Business VPNs and consumer-oriented VPNs work similarly, in that both create an encrypted connection with a remote network. The primary difference lies in why they are used.

A business VPN lets users and teams connect their company’s internal network. By contrast, a commercial VPN connects the user to a remote server, or set of servers, which interact with the public Internet on the user’s behalf.

What are the limitations of using a business VPN to secure remote employees’ access?

When a VPN is used as intended — and uses up-to-date cryptographic protocols — it can effectively encrypt traffic between remote employees or teams and their company’s internal network. In addition, VPNs are cheaper and easier to manage than legacy solutions like buying a secure ‘leased line’ from an ISP or manually ‘allowlisting’ individual IP addresses that belong to remote workers.

However, VPNs also have limitations. Several are summarized below — to learn more, read these articles about VPN security and VPN speed.

  • Security risks: If an attacker gains access to a remote employee’s VPN credentials, that attacker will be able to access all applications and data on the corresponding network.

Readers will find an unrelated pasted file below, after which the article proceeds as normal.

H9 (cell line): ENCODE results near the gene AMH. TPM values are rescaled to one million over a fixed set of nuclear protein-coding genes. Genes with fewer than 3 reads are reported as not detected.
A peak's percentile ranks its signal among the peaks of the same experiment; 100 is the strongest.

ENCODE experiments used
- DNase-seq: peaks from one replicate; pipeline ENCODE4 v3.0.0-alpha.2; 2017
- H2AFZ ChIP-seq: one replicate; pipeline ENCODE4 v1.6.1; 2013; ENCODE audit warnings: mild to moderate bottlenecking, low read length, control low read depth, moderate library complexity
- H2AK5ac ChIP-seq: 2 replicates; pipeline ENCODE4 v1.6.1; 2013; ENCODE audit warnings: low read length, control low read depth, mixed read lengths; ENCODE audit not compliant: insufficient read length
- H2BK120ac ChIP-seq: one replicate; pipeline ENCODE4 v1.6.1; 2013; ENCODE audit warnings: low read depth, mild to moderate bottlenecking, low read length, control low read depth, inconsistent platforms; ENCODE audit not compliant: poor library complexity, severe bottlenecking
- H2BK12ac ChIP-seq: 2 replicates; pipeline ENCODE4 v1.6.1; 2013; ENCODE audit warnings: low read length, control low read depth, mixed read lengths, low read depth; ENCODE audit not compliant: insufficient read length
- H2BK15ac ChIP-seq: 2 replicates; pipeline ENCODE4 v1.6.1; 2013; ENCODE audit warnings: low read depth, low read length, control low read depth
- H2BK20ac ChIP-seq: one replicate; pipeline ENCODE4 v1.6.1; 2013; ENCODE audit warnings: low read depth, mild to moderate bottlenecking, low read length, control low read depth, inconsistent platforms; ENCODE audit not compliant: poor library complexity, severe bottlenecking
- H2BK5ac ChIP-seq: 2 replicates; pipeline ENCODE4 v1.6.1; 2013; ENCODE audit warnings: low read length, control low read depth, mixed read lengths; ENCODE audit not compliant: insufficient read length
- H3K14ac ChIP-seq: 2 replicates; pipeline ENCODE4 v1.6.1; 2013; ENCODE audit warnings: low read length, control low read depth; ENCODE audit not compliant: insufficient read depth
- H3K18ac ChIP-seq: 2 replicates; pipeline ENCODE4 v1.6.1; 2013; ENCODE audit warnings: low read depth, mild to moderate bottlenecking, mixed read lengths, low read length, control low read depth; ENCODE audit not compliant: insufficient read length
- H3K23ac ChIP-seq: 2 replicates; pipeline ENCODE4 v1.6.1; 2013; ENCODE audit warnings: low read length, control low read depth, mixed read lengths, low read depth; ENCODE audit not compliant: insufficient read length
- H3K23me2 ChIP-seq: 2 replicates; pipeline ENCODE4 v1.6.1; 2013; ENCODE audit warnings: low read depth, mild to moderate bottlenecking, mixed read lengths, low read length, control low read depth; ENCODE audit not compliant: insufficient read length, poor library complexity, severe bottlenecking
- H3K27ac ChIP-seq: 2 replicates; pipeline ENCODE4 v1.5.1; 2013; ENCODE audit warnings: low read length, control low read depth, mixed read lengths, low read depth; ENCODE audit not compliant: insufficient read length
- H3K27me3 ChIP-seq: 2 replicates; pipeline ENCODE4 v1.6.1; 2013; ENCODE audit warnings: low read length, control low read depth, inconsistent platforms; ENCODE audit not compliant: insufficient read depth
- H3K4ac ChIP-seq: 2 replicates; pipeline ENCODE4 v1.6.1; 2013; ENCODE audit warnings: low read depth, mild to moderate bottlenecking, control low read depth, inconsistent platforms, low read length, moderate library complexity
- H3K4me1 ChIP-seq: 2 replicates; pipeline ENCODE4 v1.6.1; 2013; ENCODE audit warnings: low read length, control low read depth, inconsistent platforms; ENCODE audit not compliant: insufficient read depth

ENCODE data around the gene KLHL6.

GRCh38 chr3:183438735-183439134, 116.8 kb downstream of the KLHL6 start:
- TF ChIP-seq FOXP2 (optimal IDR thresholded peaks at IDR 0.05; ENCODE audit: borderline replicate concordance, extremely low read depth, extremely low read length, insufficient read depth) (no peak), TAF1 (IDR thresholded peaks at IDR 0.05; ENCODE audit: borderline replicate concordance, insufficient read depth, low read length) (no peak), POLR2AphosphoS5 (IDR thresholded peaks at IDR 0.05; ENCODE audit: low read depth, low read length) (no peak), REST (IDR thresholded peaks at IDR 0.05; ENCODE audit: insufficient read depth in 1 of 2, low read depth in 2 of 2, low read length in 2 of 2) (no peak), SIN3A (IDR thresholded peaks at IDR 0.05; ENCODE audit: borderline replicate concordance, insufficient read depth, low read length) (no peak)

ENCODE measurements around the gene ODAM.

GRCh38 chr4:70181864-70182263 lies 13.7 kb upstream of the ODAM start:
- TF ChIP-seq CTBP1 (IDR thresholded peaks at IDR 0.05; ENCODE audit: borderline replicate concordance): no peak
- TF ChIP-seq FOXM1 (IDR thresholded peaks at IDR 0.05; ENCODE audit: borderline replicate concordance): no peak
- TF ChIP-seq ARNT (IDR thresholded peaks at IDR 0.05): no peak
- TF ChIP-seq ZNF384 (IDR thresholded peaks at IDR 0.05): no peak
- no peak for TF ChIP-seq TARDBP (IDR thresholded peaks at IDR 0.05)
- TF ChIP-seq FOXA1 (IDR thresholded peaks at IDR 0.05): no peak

• Latency penalties: If a company uses a cloud-based VPN, their NAS exists in a data center in a different physical location from the company’s internal network. This extra step adds latency to every single request between employees and the network.
  • Cloud and hybrid cloud complexities: Many business applications are hosted in the cloud instead of on a business’s internal network, making them incompatible with VPNs. Those applications typically use their own security tools to ensure secure access. But IT teams cannot fully control those tools, and might struggle to understand who exactly is accessing these applications — both critical security factors.
  • Mounting costs: If a company uses an on-premises NAS to connect with its employees’ VPN clients, the company must regularly replace that hardware to ensure it is able to withstand the latest cyber threats. A similar situation arises if employee VPN usage outstrips the NAS’s capacity to handle traffic. The company must replace that NAS, or it could become overloaded and crash.
  • Management time: VPNs require a lot of effort to maintain, especially if a business uses more than one VPN to provide different varieties of access to different types of employees. For example, IT teams must install the right VPN client on every remote employee’s computer, and ensure employees are keeping that software up-to-date.

How does Cloudflare protect remote employees’ network connections?

Cloudflare Zero Trust is an identity and access management (IAM) product that can help speed up and secure remote teams by replacing a VPN with Cloudflare’s global network. Instead of placing internal tools on a private network, teams can:

  • Deploy them in any environment, including hybrid or multicloud models
  • Place them behind Cloudflare’s global Anycast network, speeding delivery to remote employees in any location
  • Log every request to applications to applications protected by Access